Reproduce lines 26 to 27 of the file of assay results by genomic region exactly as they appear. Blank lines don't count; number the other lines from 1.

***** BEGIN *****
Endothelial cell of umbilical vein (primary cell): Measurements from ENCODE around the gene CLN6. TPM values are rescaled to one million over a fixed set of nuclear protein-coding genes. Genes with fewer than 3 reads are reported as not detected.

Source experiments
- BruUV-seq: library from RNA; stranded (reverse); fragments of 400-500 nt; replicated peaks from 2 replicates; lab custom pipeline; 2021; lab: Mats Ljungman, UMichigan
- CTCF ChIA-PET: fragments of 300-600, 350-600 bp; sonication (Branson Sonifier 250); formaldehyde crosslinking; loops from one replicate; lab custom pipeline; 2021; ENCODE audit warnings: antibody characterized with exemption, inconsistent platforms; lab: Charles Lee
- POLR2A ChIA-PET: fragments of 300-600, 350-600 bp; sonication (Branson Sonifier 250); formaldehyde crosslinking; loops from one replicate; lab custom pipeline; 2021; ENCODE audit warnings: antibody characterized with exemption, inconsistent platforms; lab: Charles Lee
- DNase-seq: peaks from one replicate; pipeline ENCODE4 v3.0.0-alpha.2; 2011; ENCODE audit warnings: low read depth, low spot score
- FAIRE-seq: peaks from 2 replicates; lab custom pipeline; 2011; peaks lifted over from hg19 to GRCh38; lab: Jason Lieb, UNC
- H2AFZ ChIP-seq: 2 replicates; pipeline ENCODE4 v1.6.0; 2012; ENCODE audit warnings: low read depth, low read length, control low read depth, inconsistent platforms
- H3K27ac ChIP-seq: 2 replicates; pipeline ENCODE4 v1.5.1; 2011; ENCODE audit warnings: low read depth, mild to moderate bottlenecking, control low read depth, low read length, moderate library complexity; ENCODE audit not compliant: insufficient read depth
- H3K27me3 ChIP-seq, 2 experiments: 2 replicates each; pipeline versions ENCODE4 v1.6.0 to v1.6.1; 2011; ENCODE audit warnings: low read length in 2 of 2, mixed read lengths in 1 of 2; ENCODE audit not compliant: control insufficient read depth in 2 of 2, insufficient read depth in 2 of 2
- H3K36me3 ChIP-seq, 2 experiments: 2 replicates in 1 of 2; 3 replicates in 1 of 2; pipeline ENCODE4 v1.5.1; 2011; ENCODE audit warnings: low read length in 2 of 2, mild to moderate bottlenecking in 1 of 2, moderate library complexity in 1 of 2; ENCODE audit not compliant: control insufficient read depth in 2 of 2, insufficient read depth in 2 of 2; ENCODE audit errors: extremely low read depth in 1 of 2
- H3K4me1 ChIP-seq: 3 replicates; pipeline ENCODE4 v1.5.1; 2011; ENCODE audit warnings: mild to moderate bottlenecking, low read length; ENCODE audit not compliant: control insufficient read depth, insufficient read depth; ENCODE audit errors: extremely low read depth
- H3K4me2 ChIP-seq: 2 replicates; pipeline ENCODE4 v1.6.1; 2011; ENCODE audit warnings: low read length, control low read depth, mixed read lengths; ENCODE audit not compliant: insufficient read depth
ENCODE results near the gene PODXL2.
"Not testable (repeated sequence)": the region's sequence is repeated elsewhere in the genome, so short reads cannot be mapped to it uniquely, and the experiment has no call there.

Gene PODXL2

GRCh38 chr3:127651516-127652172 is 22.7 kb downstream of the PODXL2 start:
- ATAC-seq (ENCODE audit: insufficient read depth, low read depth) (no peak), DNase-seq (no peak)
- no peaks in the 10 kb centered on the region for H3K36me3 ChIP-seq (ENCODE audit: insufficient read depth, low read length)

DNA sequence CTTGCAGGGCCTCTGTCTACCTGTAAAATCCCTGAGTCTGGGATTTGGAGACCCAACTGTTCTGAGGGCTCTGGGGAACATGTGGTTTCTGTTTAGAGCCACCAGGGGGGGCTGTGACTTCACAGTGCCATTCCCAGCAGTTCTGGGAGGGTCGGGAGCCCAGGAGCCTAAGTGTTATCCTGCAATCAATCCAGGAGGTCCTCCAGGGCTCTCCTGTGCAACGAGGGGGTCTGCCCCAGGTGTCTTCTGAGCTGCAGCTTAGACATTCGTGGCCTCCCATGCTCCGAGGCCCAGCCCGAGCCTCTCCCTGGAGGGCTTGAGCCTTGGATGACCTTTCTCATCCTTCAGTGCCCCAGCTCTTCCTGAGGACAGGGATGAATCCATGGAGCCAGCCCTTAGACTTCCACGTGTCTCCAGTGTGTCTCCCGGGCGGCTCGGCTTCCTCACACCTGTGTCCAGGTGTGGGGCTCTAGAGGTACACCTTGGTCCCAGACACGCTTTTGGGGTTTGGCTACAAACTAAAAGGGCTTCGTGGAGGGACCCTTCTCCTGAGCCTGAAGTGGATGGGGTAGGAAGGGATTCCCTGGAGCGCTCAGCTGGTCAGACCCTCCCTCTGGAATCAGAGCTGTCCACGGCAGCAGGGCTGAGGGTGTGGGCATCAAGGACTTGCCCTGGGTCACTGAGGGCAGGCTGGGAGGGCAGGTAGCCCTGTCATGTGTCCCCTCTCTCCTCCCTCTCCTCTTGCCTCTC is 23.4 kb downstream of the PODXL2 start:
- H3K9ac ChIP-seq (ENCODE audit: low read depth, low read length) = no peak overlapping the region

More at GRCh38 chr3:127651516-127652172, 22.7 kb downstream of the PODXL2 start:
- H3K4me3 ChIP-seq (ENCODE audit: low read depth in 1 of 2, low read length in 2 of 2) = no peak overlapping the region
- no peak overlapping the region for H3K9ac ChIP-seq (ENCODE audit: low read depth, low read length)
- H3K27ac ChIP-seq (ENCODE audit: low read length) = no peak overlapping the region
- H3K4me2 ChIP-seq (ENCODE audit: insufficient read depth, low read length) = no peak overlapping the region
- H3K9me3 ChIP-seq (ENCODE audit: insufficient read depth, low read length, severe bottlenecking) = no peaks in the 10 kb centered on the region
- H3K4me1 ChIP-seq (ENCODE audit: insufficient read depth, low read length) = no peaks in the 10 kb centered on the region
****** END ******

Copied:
- H3K4me2 ChIP-seq (ENCODE audit: insufficient read depth, low read length) = no peak overlapping the region
- H3K9me3 ChIP-seq (ENCODE audit: insufficient read depth, low read length, severe bottlenecking) = no peaks in the 10 kb centered on the region